Next year will see many small and medium-sized employers focus on pensions as they prepare for their auto-enrolment staging dates, and this will lead to employers focusing on financial education and communication to increase employees’ understanding of benefits.
Philpott says: “Pensions auto-enrolment really does force that to the next level in terms of taking time to explain to employees the real value of the benefits they get today, and taking a bit more time to educate them on wider financial issues.”
A comprehensive communications strategy is vital to support the flexible benefits employers offer to help staff keep their new year’s resolutions.
A flex scheme’s renewal date will typically determine when the benefits are promoted. If, for example, an employer’s renewal date is in January, it can start promoting the benefits in the run-up to Christmas. But a communications cycle of three campaigns in a 12-month period would be ideal, with each campaign starting well in advance of a flex renewal date.
Matt Waller, chief executive officer at Benefex, says: “We encourage employers to have as long a run into it as possible, and drip-feed information out to employees, so they are aware that it’s coming, and are making a decision for a longer period than just the build-up to Christmas.
“It’s about trying to draw employees’ attention to the fact that they are making decisions that will be in place for the rest of the year.”
But such forward planning requires great effort by employers, both in terms of benefits selection and the communications strategy.
Thomsons’ Gregson adds: “If employers really want to do something successful around new year’s resolutions, they need to go beyond just offering the benefits; they need to engage employees properly.
“The idea of goal-setting and improving awareness and education is a far stronger way to deliver the message.”
He says this will have a better chance of resulting in employees taking up the benefits on offer, which in turn will help them to keep their new year’s resolutions.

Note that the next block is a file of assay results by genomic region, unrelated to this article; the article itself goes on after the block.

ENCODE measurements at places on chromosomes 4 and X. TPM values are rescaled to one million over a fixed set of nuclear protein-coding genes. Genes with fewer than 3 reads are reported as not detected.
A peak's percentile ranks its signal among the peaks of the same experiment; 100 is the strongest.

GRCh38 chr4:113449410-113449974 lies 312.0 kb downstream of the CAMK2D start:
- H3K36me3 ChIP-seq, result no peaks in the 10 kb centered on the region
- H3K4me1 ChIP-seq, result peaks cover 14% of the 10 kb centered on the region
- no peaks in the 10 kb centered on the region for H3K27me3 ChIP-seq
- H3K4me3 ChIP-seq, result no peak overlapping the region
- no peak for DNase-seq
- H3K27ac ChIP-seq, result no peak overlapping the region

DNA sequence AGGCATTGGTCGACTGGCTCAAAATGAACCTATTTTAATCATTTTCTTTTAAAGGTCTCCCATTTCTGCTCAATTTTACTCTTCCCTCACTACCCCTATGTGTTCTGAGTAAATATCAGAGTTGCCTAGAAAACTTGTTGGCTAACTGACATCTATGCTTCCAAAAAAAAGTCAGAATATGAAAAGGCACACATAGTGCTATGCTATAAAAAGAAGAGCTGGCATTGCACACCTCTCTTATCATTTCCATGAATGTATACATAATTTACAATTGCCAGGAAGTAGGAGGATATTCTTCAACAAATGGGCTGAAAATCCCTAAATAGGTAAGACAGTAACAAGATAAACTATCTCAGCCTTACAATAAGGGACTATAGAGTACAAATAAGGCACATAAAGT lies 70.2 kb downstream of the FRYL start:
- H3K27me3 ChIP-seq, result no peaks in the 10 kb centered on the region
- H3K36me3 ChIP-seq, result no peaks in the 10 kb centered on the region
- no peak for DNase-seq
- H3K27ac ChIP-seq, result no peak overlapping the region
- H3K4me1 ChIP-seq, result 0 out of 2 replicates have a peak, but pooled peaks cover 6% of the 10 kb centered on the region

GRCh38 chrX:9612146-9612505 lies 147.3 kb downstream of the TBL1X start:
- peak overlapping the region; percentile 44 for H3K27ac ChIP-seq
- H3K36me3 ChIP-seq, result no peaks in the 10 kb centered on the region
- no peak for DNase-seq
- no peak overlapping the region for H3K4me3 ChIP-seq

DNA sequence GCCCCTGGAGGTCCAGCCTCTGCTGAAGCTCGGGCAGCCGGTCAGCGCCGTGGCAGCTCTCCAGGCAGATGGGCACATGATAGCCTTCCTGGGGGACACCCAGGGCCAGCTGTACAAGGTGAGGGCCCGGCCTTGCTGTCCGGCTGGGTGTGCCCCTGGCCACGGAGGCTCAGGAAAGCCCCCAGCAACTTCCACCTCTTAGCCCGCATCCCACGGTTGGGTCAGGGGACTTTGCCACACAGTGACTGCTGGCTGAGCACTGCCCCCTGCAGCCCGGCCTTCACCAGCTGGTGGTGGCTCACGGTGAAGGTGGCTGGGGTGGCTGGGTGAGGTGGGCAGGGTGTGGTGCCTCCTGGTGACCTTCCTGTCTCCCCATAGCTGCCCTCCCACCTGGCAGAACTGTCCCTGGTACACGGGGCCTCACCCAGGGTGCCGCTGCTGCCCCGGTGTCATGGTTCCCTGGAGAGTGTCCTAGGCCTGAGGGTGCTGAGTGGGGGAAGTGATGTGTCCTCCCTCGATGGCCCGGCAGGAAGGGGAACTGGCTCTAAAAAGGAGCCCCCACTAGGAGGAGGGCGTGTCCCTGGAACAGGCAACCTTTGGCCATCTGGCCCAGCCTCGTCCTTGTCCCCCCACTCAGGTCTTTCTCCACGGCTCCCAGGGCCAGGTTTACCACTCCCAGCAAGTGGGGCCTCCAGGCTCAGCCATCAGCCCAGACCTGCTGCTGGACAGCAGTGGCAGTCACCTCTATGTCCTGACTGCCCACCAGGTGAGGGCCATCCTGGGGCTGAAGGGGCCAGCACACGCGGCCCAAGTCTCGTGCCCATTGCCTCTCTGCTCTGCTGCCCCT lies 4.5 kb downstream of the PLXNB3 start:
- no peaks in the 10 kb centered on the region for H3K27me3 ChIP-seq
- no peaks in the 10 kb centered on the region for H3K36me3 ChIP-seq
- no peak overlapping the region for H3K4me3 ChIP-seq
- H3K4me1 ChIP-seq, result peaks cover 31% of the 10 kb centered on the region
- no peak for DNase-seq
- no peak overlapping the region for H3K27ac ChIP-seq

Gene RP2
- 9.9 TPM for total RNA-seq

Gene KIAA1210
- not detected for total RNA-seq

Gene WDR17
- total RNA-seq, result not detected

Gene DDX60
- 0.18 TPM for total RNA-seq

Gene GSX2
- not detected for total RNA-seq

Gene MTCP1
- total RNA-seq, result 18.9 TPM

Case study: City and Guilds studies flex communications
City and Guilds uses the communication strategy it wraps around its flexible benefits enrolment windows to drive staff engagement with flex.
The vocational qualifications provider has three enrolment windows each year; the main one is in November, with the other two in March and July.
Staff feedback has shown City and Guilds that, at present, employees are interested in tangible benefits that give an immediate value, so the organisation has focused its communications on the lifestyle benefits available through its flex scheme.
The employer found that the discount dining card Tastecard was particularly popular when it was introduced last year, so it focused its communications for November’s enrolment window around that benefit.
City and Guilds runs tailored email campaigns to announce when its enrolment windows open. It can target communications to staff that may not have logged in yet, or who have logged in but have made no choices.
The organisation also runs a wellbeing day ahead of each enrolment window, and invites benefits providers to showcase their products and services to staff at its main London office.
Chris Coyne, head of reward and HR services at City and Guilds, whose current flex brand is in its third year, says: “The brand is quite well known and established, so we haven’t got the challenge of raising awareness, it’s just a case of driving engagement.
“We want employees to recognise the value of total reward, so it’s about them appreciating that they’ve got more than just their base salary and some standard benefits they might get anywhere. It’s about them recognising the choice.
“That is all about our philosophy of empowering [employees] and giving them choice where we can.”